It significantly improved the clinical course of my COVID-19. As soon as I started using my incentive spirometer, I was taking bigger and deeper breaths, coughing more, and started to excrete a lot of secretions. My fever decreased after 24 hours of use and resolved after 48 hours. My coughing gradually decreased, and I cleared lots of secretions.
One of the main benefits from the daily use of the IS, which is actually very important for the elderly, is that using the device keeps the respiratory muscles active and strong. This results in a decreased chance of getting superimposed pneumonia from not having adequate breathing mechanics.
Photo by Glenn Carstens-Peters via Unsplash
How can people make their own incentive spirometers?
People will need these items and will want to follow these steps:
A clean plastic bottle of water or any type of drink. It is important that the plastic material is semihard, so when you breathe in from the device, the plastic doesn’t collapse.
Mouthpiece. Some bottles have a built-in mouthpiece. I used a small, clean socket as the mouthpiece for my bottle.
A knife or other device to open small holes on the bottom of the bottle. It is important to make six to eight very small holes, approximately 2-3mm in diameter. This maintains a good vacuum effect during inspiration and prevents water rushing from the plastic bag into the bottle too fast. The IS has to allow you to breathe in slowly, with adequate time to open as many alveoli as possible. Also, if the water rushes from the plastic bag into the bottle too fast, you might swallow water.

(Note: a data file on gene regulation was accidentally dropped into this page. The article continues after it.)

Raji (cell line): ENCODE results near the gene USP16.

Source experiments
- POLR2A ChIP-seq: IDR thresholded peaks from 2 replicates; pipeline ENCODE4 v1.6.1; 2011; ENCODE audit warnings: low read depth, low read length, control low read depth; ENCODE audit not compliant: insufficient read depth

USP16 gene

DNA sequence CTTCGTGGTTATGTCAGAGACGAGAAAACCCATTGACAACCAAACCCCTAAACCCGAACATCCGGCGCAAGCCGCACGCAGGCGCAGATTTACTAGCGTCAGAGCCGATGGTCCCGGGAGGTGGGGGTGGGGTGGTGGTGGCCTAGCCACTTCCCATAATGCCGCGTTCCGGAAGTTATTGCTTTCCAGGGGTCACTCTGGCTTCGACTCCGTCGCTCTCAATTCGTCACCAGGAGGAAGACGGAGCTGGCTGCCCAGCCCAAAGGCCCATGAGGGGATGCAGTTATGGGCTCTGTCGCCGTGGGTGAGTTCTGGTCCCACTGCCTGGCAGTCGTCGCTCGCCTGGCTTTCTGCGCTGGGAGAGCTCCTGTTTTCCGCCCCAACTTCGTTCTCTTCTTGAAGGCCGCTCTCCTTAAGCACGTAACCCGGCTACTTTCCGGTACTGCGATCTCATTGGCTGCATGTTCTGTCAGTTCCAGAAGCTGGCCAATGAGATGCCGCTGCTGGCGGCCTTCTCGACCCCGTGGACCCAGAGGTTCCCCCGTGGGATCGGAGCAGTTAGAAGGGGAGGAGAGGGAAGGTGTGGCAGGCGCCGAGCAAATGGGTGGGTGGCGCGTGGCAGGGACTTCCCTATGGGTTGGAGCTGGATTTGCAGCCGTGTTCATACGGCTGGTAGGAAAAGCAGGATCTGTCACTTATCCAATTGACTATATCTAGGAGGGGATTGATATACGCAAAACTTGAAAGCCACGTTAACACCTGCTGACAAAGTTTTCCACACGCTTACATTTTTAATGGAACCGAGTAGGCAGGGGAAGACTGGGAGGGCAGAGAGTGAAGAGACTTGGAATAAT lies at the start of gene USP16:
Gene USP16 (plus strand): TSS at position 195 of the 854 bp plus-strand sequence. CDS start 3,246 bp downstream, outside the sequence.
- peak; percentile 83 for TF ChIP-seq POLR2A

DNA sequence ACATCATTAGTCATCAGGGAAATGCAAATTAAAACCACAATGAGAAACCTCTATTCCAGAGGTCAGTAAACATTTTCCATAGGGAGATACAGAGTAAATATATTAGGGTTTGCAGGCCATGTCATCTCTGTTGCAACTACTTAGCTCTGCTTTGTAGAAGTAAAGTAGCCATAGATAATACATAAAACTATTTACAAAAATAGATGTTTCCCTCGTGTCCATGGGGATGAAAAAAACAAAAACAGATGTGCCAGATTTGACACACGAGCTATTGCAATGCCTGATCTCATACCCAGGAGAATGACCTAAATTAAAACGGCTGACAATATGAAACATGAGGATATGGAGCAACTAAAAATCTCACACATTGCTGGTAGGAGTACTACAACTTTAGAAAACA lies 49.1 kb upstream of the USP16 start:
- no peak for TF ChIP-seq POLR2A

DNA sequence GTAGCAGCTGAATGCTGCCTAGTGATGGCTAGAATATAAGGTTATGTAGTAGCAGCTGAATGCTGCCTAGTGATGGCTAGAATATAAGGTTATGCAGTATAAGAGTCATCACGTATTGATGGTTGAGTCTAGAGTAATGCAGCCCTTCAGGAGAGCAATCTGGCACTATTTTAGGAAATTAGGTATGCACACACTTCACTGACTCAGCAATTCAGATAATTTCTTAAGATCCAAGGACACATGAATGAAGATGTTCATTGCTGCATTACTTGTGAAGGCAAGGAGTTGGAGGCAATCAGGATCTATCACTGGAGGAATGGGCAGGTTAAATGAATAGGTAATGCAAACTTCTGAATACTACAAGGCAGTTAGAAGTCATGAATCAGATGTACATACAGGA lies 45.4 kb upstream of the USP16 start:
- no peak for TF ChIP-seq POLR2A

A Ziploc or other strong plastic bag.
Tape to hold the Ziploc bag to the bottle.
Indications of measurements of water level on the bottle. I put some tape on the side of the bottle, measured the distance in centimeters, and marked the centimeters with a pen.
Water. After the plastic bag is taped to the bottom of the bottle, fill the bag with water through the mouthpiece of the bottle. There should be no water in the bottle before you begin the inspiratory exercise. This helps to prevent water from going into your mouth when you take a deep breath.
When you’re done using the incentive spirometer, drain the water out the bottle and let it air dry. Retape the plastic bag to the bottle, as needed. Put fresh water into the plastic bag through the bottle with each use.
From your experiences on the frontlines, what is an experience or story that you’ll remember for a long time?
I will certainly remember every aspect of this pandemic, not only a single experience of story.
To me the most amazing part has been this: I never thought the practice of medicine would ever become a common single specialty, which I call “COVIDology.” At this point in time, it doesn’t matter how many specialties we have. It doesn’t matter if we are cardiologists, nurses, or neurosurgeons. It doesn’t matter how many papers we have published or how many conferences we have attended. Today we all are frontliners, troopers, doctors.
Today we are the hope for the world. Today, all people put their hopes on us, to heal them, to keep them safe, to protect them, and to give them a future. Today, all doctors are fighting against a devastating and unknown disease that breaks our hearts, breaks our souls, breaks our spirits, but also gives us strength. Behind every mask there are wounds, there are tears, there are sleepless nights, but above all, there’s love, there’s passion, there’s dedication, and there’s a heart full of hope. I will never forget the people I have had the opportunity to work with.